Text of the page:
Time to say enough of the job and contract loss in B.C. forestry

If your parents planted one tree when you were born and this tree grew until you were 80-years-old, it would release enough oxygen to keep you alive for 80 years.

This tree would also absorb approximately 3-5 tonnes of carbon from the air in 80 years.

The world has lost 25 per cent of its forests in the last 100 years. Scientists are telling the world that we need to plant one trillion trees to help turn global warming around. Doug Ford – the premier of Ontario – promised to plant 50 million trees if he were elected. He was elected and changed his mind. He will not plant 50 million trees. Over the years, the B.C. government has given the major portion of our timber to large mills and logging companies for a fraction of their value. This was supposed to stock their sawmills with an adequate log supply. These companies are shutting down their mills and buying sawmills in Washington and elsewhere in the U.S. – exporting our logs all over the world. They are clearcutting the forests and, in some cases, over half of these healthy trees are between five and 30 years old and are wasted.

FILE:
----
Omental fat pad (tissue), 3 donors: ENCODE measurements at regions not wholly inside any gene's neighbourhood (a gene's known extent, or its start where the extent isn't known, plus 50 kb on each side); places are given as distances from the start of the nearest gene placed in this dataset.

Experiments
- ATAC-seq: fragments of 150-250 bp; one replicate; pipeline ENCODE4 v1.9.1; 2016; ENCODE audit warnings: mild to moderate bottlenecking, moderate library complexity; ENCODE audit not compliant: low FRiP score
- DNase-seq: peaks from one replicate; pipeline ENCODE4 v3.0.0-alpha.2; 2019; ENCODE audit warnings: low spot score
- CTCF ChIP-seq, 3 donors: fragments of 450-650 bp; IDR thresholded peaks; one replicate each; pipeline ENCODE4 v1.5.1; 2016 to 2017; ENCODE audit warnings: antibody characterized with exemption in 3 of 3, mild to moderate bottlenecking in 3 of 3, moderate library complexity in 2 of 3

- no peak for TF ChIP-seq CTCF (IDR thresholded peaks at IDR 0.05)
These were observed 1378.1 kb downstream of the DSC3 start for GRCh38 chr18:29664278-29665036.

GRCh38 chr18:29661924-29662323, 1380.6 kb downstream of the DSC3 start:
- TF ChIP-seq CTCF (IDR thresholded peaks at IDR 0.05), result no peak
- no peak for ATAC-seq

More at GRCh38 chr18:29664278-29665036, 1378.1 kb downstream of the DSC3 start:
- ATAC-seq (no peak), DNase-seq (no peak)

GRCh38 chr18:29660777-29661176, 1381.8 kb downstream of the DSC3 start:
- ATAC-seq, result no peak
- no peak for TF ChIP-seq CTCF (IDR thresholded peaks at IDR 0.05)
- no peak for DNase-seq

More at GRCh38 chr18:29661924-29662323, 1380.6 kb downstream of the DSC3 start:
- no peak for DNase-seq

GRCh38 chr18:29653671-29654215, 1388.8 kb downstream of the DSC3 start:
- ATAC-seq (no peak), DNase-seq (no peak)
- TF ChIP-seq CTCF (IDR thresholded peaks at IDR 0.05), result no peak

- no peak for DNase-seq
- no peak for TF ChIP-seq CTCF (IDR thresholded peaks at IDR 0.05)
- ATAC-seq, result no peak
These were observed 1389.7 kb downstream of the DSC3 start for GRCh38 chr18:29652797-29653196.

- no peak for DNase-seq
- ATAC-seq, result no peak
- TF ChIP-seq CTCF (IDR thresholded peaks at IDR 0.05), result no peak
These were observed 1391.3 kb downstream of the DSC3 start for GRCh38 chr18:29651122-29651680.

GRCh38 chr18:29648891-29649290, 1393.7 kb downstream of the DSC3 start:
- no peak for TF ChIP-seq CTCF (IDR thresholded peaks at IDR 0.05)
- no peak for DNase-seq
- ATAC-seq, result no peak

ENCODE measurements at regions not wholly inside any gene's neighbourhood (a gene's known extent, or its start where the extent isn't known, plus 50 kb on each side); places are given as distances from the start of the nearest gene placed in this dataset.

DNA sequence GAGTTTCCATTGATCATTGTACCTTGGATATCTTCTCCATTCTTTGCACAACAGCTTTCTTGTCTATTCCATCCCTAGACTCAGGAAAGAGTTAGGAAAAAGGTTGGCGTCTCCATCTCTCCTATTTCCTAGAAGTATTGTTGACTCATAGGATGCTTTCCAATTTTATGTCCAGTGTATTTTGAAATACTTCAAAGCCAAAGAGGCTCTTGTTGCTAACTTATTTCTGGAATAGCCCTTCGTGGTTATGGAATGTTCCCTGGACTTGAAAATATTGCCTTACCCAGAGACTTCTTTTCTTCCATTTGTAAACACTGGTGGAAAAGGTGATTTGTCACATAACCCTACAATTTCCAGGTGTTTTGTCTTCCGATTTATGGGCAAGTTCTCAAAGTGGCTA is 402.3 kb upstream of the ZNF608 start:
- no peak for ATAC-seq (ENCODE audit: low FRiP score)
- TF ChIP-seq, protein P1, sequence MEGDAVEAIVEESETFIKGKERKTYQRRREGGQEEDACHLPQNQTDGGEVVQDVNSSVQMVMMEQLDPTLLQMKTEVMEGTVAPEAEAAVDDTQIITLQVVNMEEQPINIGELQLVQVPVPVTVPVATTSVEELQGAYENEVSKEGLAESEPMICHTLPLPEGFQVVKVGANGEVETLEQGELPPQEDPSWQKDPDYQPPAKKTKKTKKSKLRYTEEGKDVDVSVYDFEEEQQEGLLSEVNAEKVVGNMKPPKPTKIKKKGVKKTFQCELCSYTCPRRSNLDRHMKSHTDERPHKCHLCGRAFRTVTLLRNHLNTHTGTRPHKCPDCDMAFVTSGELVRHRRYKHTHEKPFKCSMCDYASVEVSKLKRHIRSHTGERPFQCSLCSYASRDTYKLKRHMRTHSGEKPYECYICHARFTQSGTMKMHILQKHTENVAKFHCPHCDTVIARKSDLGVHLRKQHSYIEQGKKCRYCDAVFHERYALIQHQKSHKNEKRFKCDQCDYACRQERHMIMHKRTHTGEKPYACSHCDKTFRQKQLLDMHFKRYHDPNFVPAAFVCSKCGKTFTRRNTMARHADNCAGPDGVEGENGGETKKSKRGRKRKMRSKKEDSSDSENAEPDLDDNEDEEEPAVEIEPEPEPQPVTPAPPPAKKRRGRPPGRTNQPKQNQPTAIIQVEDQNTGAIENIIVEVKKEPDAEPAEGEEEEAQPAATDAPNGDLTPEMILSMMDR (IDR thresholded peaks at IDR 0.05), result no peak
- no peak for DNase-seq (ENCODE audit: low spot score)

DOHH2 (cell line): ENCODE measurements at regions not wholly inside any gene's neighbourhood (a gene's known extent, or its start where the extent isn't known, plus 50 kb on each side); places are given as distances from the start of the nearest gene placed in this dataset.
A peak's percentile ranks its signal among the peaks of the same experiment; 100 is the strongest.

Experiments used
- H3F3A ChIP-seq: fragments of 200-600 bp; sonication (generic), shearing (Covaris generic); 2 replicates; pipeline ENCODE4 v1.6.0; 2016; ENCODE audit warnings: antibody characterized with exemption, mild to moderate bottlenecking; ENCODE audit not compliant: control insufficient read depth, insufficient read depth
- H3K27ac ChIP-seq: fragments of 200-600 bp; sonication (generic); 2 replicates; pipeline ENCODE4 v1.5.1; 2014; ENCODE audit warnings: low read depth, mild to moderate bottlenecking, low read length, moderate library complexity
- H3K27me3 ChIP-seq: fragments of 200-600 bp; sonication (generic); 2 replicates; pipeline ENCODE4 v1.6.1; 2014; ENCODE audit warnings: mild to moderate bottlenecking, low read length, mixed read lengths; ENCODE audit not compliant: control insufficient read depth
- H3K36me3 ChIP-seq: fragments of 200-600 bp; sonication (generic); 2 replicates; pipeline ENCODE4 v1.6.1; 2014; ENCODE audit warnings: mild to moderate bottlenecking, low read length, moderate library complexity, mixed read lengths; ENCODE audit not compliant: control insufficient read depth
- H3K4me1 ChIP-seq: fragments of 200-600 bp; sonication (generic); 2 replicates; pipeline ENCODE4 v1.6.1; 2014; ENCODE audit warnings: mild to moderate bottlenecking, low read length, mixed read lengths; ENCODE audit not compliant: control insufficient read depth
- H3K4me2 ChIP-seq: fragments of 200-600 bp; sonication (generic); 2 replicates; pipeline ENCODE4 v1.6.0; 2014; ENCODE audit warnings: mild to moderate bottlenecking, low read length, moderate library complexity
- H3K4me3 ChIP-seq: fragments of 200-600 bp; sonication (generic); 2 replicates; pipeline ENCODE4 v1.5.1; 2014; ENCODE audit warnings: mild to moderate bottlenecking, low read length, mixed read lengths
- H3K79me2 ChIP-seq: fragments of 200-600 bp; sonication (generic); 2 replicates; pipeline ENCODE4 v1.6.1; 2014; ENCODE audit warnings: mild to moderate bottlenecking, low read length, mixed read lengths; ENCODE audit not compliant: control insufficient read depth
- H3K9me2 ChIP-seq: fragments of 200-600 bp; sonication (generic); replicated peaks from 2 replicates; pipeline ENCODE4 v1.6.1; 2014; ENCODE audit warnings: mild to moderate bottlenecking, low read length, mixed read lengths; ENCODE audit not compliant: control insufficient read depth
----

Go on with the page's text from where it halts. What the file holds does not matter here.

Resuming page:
The forests on Crown land in B.C. belong to the citizens of B.C. and our elected government is supposed to manage these forests to the benefit of the citizens of B.C. Now, we are not even allowed to harvest the dead and down timber the companies leave behind. The B.C. Forest Service gave the timber on Nootka Island to the Gold River and Tahsis Indian bands to create employment for more First Nations people. The chiefs contracted this timber out and few, if any, First Nations people were hired.

The Great Bear Rainforest received a lot of publicity but loggers are still cutting these forests. Why?

Seventy per cent of loggers on Vancouver Island have lost their jobs and contracts in the last 30 years. It is time to say we have had enough. Maybe a class-action lawsuit of a few billion dollars would wake the government up! What do you think?

Walter Crombie,

Campbell River

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